The Dead Born On This Date: German physicist Georg Ohm, a pioneer in the study of electricity (1789); naturalist Marlin Perkins (1905); comedian Henny Youngman (1906); former U.S. first lady Pat Nixon (1912); actors Mercedes McCambridge (1916) & Leo McKern (1920) former U.S. Sen. Daniel Patrick Moynihan, D-N.Y. (1927).
March 16 In Entertainment
In 1969, "1776," a musical about the writing of the Declaration of Independence, opened on Broadway.
In 1970, singer Tammi Terrell died of a brain tumor in Philadelphia at age 24. The tumor was diagnosed three years earlier when she collapsed during a concert.
In 1971, Simon and Garfunkel were the first winners of the so-called "Triple Crown" of the Grammys. "Bridge Over Troubled Water" was named song and record of the year, and the album by the same name won album of the year. It was also the first year the Grammys were televised live.
In 1974, the Grand Ole Opry moved from the Ryman Auditorium to a new facility at the Opryland complex.
In 1969, "1776," a musical about the Declaration of Independence, opened on Broadway.
In 1991, seven members of Reba McEntire's band and her road manager were killed when their plane crashed after taking off from an airport in San Diego.
In 1992, a state court in Los Angeles awarded humorist Art Buchwald and producer Alain Bernheim $900,000 from Paramount Studios for Buchwald's idea for the movie "Coming to America," which was a hit for comedian Eddie Murphy.
A thought for the day: Art Buchwald said: "People are broad-minded. They'll accept the fact that a person can be an alcoholic, a dope fiend, a wife beater and even a newspaperman but if a man doesn't drive, there's something wrong with him." [We're not a wife-beater, but the rest applies to us. — Ed.]
In 1993, the long-awaited collaboration between former Whitesnake singer David Coverdale and guitarist Jimmy Page was released by Geffen Records.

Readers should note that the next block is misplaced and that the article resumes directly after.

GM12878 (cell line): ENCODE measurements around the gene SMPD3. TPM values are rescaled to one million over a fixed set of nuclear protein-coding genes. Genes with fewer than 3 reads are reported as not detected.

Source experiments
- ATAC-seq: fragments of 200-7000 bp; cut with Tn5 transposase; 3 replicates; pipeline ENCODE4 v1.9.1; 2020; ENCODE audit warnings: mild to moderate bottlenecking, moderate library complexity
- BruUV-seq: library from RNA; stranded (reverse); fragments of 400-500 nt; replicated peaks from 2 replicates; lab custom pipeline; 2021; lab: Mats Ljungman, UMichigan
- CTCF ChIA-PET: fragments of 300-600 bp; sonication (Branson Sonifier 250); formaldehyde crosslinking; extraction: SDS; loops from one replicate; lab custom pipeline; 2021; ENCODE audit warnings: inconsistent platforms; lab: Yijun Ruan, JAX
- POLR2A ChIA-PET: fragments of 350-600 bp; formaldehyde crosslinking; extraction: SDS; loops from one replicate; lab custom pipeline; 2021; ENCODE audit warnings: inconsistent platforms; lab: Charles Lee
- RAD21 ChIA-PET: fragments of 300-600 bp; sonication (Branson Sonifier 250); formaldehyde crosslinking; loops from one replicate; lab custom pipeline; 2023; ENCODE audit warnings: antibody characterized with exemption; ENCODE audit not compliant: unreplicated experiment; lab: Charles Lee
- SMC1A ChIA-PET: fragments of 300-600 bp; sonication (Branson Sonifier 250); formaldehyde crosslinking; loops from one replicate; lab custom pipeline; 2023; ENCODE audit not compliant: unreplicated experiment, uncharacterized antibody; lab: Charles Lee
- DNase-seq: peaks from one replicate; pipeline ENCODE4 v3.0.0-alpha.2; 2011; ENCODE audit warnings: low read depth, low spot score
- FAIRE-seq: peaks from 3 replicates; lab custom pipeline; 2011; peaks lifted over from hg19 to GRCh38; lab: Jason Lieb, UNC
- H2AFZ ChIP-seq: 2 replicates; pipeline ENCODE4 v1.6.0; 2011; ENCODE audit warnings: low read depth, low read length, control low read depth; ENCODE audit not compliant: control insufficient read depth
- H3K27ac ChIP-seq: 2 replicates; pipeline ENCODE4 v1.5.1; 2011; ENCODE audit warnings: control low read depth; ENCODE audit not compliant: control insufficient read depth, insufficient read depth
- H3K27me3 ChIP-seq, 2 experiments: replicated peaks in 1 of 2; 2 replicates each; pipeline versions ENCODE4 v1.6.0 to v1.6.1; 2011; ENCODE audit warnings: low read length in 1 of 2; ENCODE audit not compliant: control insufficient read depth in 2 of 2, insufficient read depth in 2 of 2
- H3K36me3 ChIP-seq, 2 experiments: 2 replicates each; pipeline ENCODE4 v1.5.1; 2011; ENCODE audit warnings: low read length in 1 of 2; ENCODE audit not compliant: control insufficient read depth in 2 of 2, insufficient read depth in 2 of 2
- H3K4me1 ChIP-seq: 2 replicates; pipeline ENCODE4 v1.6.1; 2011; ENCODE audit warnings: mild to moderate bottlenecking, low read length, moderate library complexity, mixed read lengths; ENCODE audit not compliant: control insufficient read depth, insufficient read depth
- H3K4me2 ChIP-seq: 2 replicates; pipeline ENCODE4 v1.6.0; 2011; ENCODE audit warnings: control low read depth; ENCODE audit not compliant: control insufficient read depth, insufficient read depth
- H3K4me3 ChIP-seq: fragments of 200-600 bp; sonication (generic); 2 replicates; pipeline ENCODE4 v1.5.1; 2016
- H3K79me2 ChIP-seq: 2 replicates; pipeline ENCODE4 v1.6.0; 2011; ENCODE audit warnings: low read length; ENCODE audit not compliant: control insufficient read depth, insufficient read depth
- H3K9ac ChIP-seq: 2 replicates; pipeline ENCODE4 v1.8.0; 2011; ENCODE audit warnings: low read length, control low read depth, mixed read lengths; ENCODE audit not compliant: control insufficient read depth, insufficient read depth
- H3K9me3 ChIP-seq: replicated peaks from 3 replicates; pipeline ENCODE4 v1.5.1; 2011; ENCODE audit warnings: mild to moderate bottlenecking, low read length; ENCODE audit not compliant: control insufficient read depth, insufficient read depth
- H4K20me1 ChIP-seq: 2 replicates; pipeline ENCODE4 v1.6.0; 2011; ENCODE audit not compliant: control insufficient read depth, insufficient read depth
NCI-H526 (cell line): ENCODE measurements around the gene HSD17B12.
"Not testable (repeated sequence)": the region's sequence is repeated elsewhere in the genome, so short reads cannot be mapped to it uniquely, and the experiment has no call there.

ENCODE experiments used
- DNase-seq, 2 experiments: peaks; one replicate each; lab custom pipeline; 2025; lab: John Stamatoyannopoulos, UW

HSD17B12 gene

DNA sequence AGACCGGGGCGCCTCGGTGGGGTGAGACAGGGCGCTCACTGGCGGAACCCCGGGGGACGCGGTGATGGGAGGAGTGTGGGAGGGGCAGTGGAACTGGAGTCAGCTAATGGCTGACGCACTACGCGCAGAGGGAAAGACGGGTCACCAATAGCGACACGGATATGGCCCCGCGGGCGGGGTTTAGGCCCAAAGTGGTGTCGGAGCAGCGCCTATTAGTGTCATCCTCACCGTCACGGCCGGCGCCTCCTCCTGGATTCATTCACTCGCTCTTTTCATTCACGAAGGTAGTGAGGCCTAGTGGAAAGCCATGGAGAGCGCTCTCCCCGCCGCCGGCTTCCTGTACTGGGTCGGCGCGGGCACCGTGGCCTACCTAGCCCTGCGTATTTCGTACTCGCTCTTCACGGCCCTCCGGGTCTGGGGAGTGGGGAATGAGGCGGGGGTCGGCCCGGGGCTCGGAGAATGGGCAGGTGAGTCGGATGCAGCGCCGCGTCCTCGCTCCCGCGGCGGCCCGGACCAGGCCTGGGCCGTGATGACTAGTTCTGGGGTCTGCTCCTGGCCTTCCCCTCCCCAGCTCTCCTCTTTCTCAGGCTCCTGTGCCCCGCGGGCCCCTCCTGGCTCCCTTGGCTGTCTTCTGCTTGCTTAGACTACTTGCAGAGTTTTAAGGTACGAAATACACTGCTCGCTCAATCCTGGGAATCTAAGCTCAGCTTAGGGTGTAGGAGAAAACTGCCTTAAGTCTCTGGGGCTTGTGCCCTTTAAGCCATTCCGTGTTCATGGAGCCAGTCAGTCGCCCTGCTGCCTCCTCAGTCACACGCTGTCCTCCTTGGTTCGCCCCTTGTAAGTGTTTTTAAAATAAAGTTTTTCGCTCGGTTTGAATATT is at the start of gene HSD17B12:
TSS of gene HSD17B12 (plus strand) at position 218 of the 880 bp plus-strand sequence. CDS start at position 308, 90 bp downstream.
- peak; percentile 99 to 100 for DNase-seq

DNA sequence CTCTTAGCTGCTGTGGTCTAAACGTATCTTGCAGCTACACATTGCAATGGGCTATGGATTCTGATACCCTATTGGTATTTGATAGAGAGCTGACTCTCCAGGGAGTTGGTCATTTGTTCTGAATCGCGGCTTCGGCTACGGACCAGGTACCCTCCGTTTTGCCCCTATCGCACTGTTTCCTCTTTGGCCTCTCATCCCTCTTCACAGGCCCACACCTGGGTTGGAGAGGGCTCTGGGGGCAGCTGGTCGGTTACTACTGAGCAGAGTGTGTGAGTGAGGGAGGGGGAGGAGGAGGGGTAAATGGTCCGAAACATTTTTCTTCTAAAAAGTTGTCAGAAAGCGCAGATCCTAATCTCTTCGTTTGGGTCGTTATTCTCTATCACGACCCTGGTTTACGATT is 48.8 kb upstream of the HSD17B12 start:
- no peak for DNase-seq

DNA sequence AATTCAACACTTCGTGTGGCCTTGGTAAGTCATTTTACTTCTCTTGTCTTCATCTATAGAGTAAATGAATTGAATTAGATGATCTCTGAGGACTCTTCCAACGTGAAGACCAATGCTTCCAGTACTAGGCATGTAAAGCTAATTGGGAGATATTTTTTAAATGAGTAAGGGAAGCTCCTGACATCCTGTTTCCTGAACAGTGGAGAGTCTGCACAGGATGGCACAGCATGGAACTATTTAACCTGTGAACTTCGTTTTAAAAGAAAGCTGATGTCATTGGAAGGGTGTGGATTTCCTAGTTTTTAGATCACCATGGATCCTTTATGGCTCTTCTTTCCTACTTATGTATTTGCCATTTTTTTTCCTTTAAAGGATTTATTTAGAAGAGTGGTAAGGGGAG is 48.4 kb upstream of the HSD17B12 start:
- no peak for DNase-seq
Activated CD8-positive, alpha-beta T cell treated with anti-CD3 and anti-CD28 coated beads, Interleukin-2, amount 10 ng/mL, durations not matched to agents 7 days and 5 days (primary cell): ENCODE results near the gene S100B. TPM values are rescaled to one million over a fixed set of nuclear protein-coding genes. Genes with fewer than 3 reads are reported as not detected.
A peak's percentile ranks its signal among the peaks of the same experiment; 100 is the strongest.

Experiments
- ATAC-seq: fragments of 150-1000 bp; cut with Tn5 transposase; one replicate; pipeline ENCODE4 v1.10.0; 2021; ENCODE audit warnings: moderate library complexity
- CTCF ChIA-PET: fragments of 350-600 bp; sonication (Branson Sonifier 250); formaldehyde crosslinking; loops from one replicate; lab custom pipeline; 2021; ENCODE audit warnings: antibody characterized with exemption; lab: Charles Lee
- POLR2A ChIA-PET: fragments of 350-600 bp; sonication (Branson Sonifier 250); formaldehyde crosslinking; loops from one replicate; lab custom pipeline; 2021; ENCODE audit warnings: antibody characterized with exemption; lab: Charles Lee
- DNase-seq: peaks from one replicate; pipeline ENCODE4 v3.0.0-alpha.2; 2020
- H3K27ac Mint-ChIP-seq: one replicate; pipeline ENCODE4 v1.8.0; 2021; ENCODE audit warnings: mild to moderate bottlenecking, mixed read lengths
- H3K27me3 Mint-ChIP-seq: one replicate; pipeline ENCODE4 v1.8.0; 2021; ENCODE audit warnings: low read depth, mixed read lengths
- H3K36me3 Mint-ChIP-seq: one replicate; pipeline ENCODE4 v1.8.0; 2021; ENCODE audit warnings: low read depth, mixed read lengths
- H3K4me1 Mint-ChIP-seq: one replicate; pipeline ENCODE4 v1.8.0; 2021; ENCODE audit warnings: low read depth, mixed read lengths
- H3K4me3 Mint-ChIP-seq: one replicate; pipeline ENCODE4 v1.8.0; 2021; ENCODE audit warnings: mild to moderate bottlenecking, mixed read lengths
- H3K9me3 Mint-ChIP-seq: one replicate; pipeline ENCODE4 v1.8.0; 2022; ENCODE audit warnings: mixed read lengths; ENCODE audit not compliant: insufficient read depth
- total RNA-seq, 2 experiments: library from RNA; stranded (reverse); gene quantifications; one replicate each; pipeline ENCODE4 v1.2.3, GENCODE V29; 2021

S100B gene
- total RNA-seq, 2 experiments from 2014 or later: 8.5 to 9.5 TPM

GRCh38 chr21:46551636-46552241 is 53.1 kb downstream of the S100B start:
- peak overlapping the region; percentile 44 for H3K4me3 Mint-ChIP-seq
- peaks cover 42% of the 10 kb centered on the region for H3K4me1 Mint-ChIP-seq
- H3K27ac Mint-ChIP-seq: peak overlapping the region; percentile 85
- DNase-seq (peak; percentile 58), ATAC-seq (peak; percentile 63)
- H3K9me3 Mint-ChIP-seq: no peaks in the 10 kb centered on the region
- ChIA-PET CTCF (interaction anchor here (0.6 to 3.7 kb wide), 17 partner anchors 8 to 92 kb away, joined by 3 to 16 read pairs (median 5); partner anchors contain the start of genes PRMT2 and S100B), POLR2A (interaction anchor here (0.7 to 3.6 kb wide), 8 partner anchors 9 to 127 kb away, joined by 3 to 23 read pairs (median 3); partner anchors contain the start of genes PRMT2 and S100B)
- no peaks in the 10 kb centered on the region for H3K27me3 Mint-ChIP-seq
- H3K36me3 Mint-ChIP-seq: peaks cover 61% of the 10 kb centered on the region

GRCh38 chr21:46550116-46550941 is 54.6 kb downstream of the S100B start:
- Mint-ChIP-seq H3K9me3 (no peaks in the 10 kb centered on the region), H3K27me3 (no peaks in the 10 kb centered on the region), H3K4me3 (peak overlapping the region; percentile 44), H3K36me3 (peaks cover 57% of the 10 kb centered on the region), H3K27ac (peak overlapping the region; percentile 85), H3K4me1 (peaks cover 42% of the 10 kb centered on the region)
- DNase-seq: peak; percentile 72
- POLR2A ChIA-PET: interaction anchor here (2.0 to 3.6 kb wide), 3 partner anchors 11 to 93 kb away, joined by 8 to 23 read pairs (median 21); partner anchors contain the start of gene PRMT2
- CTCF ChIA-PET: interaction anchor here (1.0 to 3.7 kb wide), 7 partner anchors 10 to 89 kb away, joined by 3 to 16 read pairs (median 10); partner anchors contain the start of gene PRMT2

In 2005, a jury in Los Angeles acquitted actor Robert Blake of murder in the shooting death of his wife, Bonny Lee Bakley, four years earlier. (A civil court jury later ordered Blake to pay Bakley's four children $30 million, an award that an appeals court subsequently cut in half; Blake has declared bankruptcy.)
In 2006, Michael Jackson paid hundreds of thousands of dollars to employees at his Neverland Ranch in California, then shut down the ranch. He paid them back wages to avoid a lawsuit threatened by California officials.
In 2008, actor Ivan Dixon died in Charlotte, N.C., at age 76.
In 2009, British actress Natasha Richardson, 45, was fatally injured in a skiing accident at a resort in Quebec; she died two days later at a Manhattan hospital.
Thought for Today: "Nearly all our disasters come from a few fools having the 'courage of their convictions.'" — Coventry Patmore, English poet (1823-1896). [We are in complete agreement w/ this — Ed.]

Monday, March 15, 2010

More On Douthat The Revisionist

A guy named Jay Stevens (poor bastard seems to live far from a coast) notes what complete pieces of self-deluding shit Yankee pig-dogs are:
Of course, in a way - and not the way Douthat intends - the move is a little over simplistic. For starters, in "The Green Zone," there's much surprise when no WMDs are found and there's shock when it's revealed that the administration had a hand in manufacturing WMD intelligence. Of course, by the invasion, it was pretty clear that there were no WMDs in Iraq, and that the intelligence from the Pentagon was suspect, to say the least.

That is, the movie is an over-simplistic flick that augurs how the American public will remember the war, how most are already processing it. Basically, people are remembering that they were hoodwinked, when, in fact, most people had the evidence, heard the dissenting voices, and still supported the war. The public and the media galloped headlong towards Iraq under Bush's banner willingly, despite the plethora of reasonable and well-informed voices that showed there was nothing there...
Per the bold above (It's ours.) we can only add that this sort of thing is why we want most Americans to bleed slowly to death from a painful wound. (Although we've heard that bleeding out is not actually that painful.) Maybe we can kick you fucks a few times while you're dying.

And The Answer Is: "Racism"

Dick Armey, as always attempting to obtain as many indentured servants/wage-slaves/bodies for his corporate masters by assuring them of a continuing supply of immigrant labor, asks a question:
Armey also said “the Republican Party is the most naturally talented party at losing its natural constituents in the history of the world.” “This party was born with the emancipation proclamation and can’t get a black vote to save its life. How do they do that?”